cancel
Showing results for 
Search instead for 
Did you mean: 
Jim Meade / Iowa City
Senior Advisor

Soldering Iron

I'm looking for a soldering iron for use in connecting plugs and sockets to coax.  I think something about 80-100 watts might do.  What I need is something that will hold a lot of heat and apply it quickly.  A smaller iron won't do the job and a gun tends to be too hot and takes too long to heat up.  

 

So - anyone have any suggestions on a 80-100 W electric soldering iron? 

0 Kudos
6 Replies
nwobcw
Advisor

Re: Soldering Iron

   Try Radio shack or Sears tool catalog.

0 Kudos
Jim Meade / Iowa City
Senior Advisor

Re: Soldering Iron

I know where to find them (as you know, Radio Shack doesn't have anything this heavy).  I was more looking for reviews or experiences by others on which size and brand they like in the 80-100 iron category.

0 Kudos
SEmiretired
Senior Reader

Re: Soldering Iron

Jim, if you not in a big hurry, search ebay, weller soldering guns. Have soldered many pl-259s to RG-213s in 58 years of the ham radio hobby. Went thru several Weller D550s, 325 and 250 watt guns. Have bought three good ones in the last three years for about an average of $25,00. Have one for every where including the airplane hanger. The 200- 100 watts can be bought a little cheaper. Have all sizes from the tip irons for rc aiplanes to the American Beatuy irons for 16 guage copper sheet. Also tips for the Wellers are not problem, radio shack carries a few and plenty on ebay.

 

Bob Chillocothe, Ohio

0 Kudos
Kay/NC
Honored Advisor

Re: Soldering Iron

Neverreally noticed the wattage of my irons, but I use Weller soldering irons for hours on end, working in stained glass. On,y brand my instructor sold, and the shop I frequented when she retired, too. Excellent tools.

Whenevr I am looking for any item now, I generally search for it under " all departments" on amazon.com. They sell almost everything, and act as a great clearinghouse for smaller vendors via amazon marketplace. Prices are better than many alternatives, and shipping is very often free.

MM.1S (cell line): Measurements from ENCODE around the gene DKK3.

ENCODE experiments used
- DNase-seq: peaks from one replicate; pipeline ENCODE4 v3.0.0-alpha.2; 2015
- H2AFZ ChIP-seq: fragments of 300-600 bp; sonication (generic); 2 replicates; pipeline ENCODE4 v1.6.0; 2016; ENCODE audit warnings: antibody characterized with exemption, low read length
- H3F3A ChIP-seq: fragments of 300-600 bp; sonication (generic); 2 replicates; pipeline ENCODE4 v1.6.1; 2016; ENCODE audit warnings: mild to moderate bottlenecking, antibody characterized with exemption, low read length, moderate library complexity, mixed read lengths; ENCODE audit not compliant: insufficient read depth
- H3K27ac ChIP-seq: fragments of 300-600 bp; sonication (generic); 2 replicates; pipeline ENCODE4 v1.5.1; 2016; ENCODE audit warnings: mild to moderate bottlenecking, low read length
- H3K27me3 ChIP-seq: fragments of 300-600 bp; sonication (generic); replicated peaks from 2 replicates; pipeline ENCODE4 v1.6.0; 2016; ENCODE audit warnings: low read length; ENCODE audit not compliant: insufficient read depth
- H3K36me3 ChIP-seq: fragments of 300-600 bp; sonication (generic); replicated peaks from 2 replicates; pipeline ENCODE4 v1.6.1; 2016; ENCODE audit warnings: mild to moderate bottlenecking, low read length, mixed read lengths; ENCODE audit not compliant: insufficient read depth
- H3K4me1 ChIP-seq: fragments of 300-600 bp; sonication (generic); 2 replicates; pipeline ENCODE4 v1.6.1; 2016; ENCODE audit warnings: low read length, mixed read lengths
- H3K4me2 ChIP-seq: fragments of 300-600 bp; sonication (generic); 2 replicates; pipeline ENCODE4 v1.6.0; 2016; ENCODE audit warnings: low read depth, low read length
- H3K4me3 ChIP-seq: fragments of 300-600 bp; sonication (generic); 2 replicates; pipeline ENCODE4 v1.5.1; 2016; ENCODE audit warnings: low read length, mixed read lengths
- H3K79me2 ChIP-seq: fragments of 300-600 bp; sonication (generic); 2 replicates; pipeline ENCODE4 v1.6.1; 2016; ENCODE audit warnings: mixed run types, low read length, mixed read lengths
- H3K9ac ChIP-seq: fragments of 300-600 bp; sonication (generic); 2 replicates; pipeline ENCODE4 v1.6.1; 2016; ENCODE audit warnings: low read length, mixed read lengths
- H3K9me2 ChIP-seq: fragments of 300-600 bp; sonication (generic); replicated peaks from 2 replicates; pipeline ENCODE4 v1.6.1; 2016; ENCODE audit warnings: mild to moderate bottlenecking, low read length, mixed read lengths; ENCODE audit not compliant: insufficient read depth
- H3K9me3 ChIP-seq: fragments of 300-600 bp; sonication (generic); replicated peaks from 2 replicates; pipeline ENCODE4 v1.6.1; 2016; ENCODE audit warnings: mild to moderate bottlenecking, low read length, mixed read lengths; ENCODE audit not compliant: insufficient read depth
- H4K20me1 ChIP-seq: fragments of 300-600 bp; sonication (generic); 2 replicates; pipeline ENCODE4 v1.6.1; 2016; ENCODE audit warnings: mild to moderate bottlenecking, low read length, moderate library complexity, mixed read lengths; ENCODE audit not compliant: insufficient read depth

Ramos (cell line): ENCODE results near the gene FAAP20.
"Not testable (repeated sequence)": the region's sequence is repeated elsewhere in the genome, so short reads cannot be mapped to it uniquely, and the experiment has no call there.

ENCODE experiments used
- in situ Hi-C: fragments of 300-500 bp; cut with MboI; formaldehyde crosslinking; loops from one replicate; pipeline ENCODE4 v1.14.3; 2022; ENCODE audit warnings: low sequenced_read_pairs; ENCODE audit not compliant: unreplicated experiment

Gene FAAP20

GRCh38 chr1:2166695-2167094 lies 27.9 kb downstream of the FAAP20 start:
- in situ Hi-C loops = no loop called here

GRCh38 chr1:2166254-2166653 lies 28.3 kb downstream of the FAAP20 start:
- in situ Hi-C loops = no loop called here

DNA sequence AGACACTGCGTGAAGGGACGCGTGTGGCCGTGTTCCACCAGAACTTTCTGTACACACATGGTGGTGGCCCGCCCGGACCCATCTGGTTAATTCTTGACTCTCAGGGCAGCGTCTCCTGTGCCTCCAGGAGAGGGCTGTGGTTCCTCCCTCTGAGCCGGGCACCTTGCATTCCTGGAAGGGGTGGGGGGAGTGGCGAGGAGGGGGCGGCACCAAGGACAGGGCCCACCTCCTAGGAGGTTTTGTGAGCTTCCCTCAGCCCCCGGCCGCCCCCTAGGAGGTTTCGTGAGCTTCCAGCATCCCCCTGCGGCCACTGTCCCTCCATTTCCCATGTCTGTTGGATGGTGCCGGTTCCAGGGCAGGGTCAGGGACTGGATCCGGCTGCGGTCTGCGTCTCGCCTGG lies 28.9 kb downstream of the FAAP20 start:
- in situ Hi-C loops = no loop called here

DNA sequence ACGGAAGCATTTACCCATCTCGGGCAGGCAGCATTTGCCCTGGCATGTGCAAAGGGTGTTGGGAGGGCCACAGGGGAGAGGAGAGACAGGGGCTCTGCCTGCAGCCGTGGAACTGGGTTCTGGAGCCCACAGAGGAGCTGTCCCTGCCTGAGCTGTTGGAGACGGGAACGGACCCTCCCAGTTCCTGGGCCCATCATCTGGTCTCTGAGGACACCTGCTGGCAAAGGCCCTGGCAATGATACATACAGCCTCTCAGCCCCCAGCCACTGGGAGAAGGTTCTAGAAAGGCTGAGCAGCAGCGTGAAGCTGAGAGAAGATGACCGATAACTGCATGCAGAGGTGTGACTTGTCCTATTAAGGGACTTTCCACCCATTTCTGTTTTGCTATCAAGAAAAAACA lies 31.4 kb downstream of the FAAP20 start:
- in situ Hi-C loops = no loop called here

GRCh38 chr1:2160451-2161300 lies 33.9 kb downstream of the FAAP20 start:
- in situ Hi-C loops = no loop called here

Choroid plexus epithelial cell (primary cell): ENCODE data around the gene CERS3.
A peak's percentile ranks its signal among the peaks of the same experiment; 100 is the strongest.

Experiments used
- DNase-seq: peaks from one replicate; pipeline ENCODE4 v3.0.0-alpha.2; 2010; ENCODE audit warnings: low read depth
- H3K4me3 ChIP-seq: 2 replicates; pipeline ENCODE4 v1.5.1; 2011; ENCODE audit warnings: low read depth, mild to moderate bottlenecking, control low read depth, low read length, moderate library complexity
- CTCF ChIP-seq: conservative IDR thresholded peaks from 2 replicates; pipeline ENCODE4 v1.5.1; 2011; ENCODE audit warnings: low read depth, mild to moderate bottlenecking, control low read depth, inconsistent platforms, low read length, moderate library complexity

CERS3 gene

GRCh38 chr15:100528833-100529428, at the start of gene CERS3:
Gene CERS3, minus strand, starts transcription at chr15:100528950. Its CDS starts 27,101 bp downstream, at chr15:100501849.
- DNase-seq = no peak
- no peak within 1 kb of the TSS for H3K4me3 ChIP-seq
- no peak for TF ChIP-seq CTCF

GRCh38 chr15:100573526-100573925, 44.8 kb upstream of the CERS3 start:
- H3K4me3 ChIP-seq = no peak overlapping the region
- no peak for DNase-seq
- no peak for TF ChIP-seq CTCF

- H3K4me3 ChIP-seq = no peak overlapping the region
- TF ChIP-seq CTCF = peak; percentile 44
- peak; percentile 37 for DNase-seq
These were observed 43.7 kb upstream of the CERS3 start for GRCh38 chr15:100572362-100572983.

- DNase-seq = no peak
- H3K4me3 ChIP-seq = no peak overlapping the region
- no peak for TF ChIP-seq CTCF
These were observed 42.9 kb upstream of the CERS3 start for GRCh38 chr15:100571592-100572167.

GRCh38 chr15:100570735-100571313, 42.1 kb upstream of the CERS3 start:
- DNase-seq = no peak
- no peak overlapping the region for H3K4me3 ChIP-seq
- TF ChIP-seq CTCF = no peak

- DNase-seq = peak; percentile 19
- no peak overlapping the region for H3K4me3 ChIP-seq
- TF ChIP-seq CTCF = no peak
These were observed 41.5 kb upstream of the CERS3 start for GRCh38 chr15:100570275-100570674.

I have found that i can read many reviews on amazon, too. Most people write pretty good in-depth information, pro and con.

Whether it is a kitchen gadget or something sizable, I cannot think of a consumer item I have need or wanted for years that I was
unable to find online on the amazon website. Got specialized state equine law signs in two days this past week, just by typing in the search phrase on amazon.
0 Kudos
Nebrfarmr
Veteran Advisor

Re: Soldering Iron

I own two soldering guns, a Weller, and a Sears Craftsman.  They actually look an awful lot alike, and I almost wonder if the Craftsman couldn't use Weller tips, or vice-versa.


My thoughts:  The Weller Industrial is just that, industrial.  For heavy use, and heavy wire, and I think it keeps your hand a little cooler if used for a length of time.  This is the one:  http://www.sears.com/shc/s/p_10153_12605_00917927000P?prdNo=4&blockNo=4&blockType=G4

 

However, the Craftsman is perfectly adequate for most of my uses, which go up to 8 GA stranded wire, and with a bit of patience, I can solder ends on 6GA stranded.  The Weller can do 6GA all day without a whimper.  The Craftsman is lighter, and heats up a bit quicker, and the little lights on the front are more than a gimmick, they actually do help light up what you are working on.

http://www.sears.com/shc/s/p_10153_12605_00954046000P?prdNo=2

 

One thing I like about both of them is they have dual power settings available based on how hard you pull back on the trigger.  You pull it to 'high' to get the tip hot (maybe 10 seconds on the Crafstman, 14 or 15 on the Weller) and then go to 'low' power to maintain the heat.  Remember, too hot a tip is almost as bad as too cold of one.

 

I wind up using the Craftsman 90% of the time because it is lighter, heats up quicker, and is cheaper to replace if I drop it & it breaks.  I only use the Weller for big jobs.

0 Kudos
Kay/NC
Honored Advisor

Re: Soldering Iron

I'm doing a different application all together, but soldering sometimes for several hoiurs straight. My instructor recommended Weller, and sold them along with oer brands...but she didn't really recommend the others. I never feel heat in my working hand using them, even going through several pounds of solder on a glass project.

0 Kudos